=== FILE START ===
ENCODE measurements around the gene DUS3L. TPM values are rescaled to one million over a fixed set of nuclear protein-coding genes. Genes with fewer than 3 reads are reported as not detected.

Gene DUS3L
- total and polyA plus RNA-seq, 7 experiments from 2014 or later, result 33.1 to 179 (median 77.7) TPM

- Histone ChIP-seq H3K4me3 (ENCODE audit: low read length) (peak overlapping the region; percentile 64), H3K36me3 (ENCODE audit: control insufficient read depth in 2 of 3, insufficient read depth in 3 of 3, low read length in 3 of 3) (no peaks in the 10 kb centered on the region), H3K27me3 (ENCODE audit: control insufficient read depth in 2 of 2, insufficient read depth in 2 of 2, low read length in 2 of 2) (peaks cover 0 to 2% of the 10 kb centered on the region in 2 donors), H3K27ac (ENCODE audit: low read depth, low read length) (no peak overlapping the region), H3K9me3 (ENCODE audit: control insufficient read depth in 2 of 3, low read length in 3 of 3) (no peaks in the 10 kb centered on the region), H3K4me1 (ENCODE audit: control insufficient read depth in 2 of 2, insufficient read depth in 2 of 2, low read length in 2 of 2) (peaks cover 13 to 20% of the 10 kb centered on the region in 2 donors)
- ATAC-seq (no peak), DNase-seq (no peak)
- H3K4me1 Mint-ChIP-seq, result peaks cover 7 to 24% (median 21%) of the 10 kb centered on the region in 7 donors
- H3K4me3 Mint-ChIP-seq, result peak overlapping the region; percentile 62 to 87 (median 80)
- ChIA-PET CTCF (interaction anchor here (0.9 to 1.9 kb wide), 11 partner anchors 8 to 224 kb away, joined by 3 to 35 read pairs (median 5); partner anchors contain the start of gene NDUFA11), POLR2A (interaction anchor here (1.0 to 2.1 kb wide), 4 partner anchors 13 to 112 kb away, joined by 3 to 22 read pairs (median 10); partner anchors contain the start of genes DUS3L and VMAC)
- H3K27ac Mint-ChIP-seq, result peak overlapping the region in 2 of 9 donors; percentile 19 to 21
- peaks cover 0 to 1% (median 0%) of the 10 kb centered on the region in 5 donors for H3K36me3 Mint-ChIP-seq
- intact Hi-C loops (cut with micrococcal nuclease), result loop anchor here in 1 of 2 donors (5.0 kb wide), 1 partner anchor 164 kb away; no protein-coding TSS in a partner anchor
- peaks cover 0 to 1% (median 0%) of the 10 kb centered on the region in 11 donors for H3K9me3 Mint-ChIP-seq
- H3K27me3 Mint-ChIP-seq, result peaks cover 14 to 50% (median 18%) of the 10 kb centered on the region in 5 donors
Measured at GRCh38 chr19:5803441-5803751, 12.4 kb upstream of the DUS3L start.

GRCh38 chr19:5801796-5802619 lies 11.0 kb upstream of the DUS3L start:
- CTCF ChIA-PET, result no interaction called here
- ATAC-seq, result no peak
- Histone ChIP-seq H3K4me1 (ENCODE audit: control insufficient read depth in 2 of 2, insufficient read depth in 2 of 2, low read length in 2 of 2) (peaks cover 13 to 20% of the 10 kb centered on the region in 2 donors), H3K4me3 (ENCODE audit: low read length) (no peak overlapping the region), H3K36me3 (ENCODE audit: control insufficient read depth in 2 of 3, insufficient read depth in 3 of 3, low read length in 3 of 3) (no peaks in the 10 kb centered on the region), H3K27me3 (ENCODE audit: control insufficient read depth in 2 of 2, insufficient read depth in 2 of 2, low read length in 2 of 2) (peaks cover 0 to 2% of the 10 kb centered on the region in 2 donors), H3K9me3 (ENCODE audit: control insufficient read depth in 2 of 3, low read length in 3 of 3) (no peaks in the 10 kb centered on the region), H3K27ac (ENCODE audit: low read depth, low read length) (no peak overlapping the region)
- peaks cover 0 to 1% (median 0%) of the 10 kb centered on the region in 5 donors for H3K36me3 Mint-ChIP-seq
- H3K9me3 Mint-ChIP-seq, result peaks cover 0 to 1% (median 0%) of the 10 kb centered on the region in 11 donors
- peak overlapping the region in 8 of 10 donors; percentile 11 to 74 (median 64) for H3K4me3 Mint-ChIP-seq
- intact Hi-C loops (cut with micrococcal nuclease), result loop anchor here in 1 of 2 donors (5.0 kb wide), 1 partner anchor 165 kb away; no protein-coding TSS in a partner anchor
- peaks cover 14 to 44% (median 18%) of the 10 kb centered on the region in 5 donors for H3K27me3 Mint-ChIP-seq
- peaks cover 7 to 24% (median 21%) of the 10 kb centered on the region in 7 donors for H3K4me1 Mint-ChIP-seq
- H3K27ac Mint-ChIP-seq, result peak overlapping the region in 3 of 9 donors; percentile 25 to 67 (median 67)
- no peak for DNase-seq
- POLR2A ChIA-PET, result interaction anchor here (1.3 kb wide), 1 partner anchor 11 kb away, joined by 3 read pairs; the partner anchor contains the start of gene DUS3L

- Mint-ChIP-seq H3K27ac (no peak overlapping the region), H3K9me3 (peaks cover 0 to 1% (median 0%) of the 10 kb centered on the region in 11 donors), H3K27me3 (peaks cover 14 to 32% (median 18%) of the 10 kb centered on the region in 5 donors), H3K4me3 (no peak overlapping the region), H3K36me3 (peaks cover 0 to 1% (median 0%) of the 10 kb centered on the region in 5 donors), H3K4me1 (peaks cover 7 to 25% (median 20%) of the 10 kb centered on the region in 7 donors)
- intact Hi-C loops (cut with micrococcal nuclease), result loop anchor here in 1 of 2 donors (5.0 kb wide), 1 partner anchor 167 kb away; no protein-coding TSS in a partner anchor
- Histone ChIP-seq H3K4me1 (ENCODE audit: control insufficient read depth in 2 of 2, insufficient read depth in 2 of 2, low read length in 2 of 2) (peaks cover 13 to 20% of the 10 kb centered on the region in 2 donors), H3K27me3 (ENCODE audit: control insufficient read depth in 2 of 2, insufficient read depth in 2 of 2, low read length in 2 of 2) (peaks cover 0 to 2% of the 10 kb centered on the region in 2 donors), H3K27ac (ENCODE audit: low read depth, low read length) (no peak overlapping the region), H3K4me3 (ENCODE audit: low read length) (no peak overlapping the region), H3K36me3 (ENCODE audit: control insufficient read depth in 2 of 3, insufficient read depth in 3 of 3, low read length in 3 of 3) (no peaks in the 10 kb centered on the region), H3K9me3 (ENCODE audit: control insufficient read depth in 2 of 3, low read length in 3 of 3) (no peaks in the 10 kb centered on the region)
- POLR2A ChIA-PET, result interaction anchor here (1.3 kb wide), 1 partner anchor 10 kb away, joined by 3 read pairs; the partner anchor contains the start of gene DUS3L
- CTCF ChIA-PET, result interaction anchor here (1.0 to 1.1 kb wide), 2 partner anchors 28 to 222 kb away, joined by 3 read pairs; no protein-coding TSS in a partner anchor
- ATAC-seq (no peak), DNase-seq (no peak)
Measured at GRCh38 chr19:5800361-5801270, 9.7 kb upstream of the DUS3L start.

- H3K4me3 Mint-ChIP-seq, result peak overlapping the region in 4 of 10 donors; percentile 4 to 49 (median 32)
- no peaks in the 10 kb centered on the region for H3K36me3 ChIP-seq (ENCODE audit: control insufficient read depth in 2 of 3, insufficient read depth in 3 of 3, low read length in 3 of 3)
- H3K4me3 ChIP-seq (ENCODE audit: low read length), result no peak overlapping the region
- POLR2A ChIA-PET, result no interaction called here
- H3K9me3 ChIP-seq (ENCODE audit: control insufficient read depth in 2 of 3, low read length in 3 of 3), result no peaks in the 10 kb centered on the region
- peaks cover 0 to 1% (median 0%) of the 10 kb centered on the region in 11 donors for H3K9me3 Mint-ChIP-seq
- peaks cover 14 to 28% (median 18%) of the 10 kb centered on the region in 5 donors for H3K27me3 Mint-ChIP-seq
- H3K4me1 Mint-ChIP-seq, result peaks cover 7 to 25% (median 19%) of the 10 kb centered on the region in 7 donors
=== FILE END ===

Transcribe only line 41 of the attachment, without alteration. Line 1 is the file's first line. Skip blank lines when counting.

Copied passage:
- peaks cover 14 to 28% (median 18%) of the 10 kb centered on the region in 5 donors for H3K27me3 Mint-ChIP-seq